Wanda Juzang Cooper

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In the course of writing and researching my books, I always develop a couple of close relationships.

Truth be told, most people come and go—just as in life. Yet sometimes—every now and then—you form a bond, where certain folks emerge as not merely sources, but friends.

Enter: Wanda Juzang Cooper.

Wanda is both the ex-wife of former Laker star Michael Cooper, as well as one of the coolest people I’ve met in a long time. She’s honest, open and blunt, and when I asked Michael to name people I should speak with for the book, he said—without flinching—”You need to talk to Wanda.” It was a great call.

These days, decades removed from the run ‘n gun ‘n ocean ‘n fun, Wanda is the owner of Juzang Thang, an El Paso, Texas-based catering company that specializes in fusion food (FYI: she’s also on the lookout for a good personal chef situation, and is willing to relocate). She shows up quite frequently in Showtime, and speaks openly here about why women are drawn to athletes, why athletes tend to cheat and why the 1980s Lakers live forever in her heart.

Wanda, welcome to Quazland …

JEFF PEARLMAN: Wanda, we became acquainted during my research for Showtime, the new book. As a former athlete wife, you fascinate me—because athlete wives, as a whole, fascinate me. Lemme ask first: Why do women marry professional athletes? Is there a general reason? Is it the attraction to money? To fame?

WANDA JUZANG COOPER: In his book Outliers, Malcolm Gladwell touches on the concept of 10,000 hours to mastery. There is an allure to those who couple an innate talent with fierce ambition, and while professional athletes represent that, the same can be said of successful doctors, writers, musicians. .. there’s no denying the fact that they exude a warranted confidence that’s downright sexy. Fame, money and celebrity status are obvious attractions, but I also think women want to marry men who are at the top of their game; the desire to be a part of that is intoxicating.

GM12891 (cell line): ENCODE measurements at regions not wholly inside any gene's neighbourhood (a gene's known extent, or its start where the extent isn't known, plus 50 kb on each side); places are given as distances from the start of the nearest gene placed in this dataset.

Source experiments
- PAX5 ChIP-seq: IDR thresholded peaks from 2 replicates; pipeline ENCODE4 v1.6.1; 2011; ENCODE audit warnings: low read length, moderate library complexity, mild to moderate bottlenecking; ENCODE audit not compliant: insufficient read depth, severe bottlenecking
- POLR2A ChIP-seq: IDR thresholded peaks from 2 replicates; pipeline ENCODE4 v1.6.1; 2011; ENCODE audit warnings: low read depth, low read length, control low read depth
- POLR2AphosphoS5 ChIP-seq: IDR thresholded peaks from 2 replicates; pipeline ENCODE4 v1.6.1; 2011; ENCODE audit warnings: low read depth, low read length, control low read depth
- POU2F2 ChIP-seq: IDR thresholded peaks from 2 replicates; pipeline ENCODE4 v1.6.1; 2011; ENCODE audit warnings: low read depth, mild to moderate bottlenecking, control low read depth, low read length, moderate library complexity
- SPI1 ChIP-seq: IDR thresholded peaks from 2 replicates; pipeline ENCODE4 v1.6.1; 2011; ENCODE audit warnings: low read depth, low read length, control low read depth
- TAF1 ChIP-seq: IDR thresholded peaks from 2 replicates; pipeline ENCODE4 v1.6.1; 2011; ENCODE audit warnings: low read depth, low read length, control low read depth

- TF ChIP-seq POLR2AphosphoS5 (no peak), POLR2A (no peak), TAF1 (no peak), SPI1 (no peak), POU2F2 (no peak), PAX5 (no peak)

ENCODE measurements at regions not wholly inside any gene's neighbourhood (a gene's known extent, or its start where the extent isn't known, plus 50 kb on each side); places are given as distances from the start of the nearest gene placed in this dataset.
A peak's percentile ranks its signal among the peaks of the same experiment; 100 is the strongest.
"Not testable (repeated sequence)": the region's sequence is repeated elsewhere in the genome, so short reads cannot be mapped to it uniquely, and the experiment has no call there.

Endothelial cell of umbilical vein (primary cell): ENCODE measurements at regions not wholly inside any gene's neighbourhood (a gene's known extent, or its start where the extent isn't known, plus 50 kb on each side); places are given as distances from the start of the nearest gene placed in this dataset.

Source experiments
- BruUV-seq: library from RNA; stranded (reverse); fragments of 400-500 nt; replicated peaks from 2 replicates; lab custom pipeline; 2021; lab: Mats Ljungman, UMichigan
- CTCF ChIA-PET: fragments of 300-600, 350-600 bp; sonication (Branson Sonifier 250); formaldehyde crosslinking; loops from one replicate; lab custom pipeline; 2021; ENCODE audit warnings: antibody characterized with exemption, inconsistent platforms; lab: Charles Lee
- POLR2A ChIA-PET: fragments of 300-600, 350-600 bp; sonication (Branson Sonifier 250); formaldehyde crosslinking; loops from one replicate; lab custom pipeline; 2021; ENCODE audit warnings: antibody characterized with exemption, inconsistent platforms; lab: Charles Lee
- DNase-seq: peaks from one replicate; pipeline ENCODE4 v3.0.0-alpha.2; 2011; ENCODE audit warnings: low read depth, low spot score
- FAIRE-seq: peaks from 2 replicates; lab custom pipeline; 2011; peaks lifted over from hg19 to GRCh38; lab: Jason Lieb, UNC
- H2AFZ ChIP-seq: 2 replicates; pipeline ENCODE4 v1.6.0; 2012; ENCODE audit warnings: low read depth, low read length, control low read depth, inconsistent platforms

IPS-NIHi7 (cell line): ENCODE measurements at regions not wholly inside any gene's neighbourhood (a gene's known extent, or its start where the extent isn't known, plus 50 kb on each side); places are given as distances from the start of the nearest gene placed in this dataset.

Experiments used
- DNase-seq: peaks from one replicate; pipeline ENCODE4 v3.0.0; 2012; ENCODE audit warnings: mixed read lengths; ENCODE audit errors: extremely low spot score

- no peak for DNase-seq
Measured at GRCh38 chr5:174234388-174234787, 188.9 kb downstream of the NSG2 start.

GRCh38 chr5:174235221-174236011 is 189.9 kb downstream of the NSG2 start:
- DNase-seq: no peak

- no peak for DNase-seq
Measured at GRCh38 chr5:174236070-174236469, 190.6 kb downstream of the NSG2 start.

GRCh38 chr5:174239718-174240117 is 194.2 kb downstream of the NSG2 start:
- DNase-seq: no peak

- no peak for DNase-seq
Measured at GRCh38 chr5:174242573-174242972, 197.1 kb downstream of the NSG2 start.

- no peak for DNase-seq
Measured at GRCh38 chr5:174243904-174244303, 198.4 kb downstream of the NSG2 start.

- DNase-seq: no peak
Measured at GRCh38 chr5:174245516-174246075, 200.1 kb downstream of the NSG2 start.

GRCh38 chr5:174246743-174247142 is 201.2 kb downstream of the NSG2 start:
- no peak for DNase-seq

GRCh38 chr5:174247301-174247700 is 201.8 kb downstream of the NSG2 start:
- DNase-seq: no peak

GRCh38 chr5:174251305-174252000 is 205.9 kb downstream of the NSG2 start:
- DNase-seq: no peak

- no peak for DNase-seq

J.P.: I’ve covered professional sports for years, and I’d say—conservatively—80 percent of pro athletes engage in some level of infidelity. Do you think most wives of athletes know this is a part of the turf? Did you? And why is it that athletes seem to have such trouble staying loyal—especially after they, literally, took vows to stay loyal?

W.J.C.: I believe there are a multitude of factors at play: they’re young, at the peak of their physical prowess, they’ve reached the point where they have the pick of the litter, so to speak, and they want to take this newly rich, celebrity dick out for a spin. While I knew that opportunity and temptation were part of the turf, I fooled myself into thinking that because Mike and I married in college, weathered the draft, and his rookie season long injury (among other things), well, I was naïve in thinking that we had an impenetrable bond.

At one of his shows Chris Rock said that men are as faithful as their options …

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J.P.: What was the Showtime era like for you? I know it’s a big, broad question—but it just seems like such a magical, all-engrossing, head-spinning period. What are the memories that stand out? The highs? The excitement?

W.J.C.: One word: indescribable. It was fun, intense, exhilarating, painful, hard work and constant sacrifices, but throughout I felt very fortunate, very blessed to be a part of it. As a family we were either gearing up for a storied rival or gritty series, celebrating the victory or mourning what could have been (as we all know, there was more celebrating than mourning—but I digress). Some notable memories: the strong Laker Wives bond; it was a sisterhood and we celebrated, commiserated and supported each other. I love the memories of our shared times, how it hurt to have someone leave the fold via trades, cuts, retirements, injuries, etc; the rejoicing around births, victories, and the feeling of accomplishment from the successes of the Laker Wives club fundraising and other endeavors. One specific standout memory was going into labor with my daughter Simone during the fourth quarter of the last game in the championship series the year that the 76ers swept the Lakers (1983). Michael was signing autographs on the way to the car and we even stopped at Fatburgers en route to Cedar Sinai! There were the championship parades, Mike pointing at me in the stands following the Coop-a-Loops, my oldest son Michael Cooper II getting to serve as a ball boy and playing basketball on the court during halftime.

J.P.: You were married to Michael Cooper for 33 years. How did you guys meet? How did he propose? And what was it that drew you to him?